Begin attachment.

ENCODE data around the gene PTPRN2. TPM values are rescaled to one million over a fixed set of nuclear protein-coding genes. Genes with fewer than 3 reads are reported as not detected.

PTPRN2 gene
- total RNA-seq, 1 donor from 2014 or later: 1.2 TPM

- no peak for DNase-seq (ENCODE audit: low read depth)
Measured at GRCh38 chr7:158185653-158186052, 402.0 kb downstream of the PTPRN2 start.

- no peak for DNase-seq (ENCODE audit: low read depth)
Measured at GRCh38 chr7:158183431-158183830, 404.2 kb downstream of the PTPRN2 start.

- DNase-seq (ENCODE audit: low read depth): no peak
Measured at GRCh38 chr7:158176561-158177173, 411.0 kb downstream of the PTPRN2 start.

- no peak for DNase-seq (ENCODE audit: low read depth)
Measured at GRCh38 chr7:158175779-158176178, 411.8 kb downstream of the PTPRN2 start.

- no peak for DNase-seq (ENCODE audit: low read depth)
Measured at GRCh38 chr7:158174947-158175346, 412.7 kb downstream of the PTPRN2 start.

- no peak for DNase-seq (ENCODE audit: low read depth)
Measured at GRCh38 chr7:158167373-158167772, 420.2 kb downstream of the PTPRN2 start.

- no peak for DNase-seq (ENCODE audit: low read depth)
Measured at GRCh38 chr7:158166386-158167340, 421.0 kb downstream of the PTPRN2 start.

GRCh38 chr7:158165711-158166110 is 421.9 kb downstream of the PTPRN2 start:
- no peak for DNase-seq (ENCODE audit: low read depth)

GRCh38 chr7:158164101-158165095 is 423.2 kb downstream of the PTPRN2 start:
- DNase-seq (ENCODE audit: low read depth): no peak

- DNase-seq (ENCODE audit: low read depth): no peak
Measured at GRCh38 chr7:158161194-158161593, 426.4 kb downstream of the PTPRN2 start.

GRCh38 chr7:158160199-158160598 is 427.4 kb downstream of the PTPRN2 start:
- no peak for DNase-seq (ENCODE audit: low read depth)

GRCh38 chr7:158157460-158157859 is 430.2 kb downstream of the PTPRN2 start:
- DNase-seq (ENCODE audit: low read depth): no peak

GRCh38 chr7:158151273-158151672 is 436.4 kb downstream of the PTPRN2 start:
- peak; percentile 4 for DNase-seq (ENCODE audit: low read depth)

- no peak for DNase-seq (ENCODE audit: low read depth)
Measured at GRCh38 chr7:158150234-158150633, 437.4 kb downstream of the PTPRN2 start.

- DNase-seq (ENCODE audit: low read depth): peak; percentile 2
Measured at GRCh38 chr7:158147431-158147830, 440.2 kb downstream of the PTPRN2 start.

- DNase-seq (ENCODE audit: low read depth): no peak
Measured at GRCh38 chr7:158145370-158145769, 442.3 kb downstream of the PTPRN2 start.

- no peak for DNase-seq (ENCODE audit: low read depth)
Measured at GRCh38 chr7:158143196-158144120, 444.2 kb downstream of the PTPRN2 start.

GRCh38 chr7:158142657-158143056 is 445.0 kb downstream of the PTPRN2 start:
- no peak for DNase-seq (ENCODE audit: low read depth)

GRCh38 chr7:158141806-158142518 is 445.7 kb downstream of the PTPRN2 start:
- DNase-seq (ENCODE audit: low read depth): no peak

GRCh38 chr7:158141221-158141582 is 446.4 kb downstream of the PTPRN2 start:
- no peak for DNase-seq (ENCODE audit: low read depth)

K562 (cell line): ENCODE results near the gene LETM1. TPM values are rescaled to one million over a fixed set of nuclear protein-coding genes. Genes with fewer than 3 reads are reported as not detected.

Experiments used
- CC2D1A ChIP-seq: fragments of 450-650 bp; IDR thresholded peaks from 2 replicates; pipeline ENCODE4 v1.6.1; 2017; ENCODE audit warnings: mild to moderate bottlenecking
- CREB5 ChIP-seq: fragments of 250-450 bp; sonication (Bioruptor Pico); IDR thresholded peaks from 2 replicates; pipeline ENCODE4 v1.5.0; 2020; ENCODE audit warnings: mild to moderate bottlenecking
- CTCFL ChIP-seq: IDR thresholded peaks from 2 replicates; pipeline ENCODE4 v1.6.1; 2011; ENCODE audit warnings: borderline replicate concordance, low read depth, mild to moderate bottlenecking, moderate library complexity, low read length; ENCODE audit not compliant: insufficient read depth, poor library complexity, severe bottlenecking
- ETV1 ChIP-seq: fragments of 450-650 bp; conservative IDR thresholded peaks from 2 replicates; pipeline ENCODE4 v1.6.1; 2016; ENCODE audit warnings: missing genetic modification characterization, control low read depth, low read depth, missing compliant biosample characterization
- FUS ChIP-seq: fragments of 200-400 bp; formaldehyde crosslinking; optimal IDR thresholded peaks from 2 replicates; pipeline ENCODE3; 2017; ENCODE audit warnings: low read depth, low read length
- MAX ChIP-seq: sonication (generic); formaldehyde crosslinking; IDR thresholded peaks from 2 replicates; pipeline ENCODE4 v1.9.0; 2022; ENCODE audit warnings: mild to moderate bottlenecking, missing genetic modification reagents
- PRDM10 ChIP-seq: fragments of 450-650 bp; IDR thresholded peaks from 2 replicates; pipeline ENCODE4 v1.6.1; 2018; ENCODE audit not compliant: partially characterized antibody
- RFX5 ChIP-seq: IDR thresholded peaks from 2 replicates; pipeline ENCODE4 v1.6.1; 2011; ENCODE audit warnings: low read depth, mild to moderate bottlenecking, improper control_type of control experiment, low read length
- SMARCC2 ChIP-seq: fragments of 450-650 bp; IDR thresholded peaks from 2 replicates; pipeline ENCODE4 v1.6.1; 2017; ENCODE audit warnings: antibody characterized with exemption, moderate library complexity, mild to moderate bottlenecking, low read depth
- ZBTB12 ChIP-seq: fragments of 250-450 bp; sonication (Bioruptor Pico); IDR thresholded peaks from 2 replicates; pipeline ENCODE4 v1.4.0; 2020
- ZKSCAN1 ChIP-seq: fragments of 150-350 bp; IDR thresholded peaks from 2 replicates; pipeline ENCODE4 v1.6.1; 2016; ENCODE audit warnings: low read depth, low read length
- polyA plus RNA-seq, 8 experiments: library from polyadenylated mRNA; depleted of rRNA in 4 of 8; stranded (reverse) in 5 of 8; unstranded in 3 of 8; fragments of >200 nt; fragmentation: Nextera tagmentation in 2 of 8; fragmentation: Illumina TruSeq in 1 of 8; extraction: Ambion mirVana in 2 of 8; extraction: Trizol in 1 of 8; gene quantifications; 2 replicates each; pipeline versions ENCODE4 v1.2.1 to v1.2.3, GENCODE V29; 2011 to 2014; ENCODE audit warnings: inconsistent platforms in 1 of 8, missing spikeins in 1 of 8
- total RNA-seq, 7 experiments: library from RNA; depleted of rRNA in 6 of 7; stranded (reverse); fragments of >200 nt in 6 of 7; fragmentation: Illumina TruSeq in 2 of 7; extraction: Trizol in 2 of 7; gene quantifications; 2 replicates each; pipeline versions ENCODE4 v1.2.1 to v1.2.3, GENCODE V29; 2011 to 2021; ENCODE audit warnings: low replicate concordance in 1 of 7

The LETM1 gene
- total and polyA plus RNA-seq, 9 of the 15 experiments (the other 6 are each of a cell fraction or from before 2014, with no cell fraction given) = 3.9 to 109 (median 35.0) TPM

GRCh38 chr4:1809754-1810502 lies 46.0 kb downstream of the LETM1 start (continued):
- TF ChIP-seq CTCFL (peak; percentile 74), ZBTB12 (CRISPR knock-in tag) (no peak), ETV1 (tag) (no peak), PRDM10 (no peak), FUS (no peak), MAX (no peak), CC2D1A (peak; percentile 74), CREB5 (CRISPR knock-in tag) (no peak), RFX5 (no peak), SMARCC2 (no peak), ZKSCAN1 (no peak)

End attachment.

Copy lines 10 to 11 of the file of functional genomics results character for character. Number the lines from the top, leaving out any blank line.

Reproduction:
- no peak for DNase-seq (ENCODE audit: low read depth)
Measured at GRCh38 chr7:158175779-158176178, 411.8 kb downstream of the PTPRN2 start.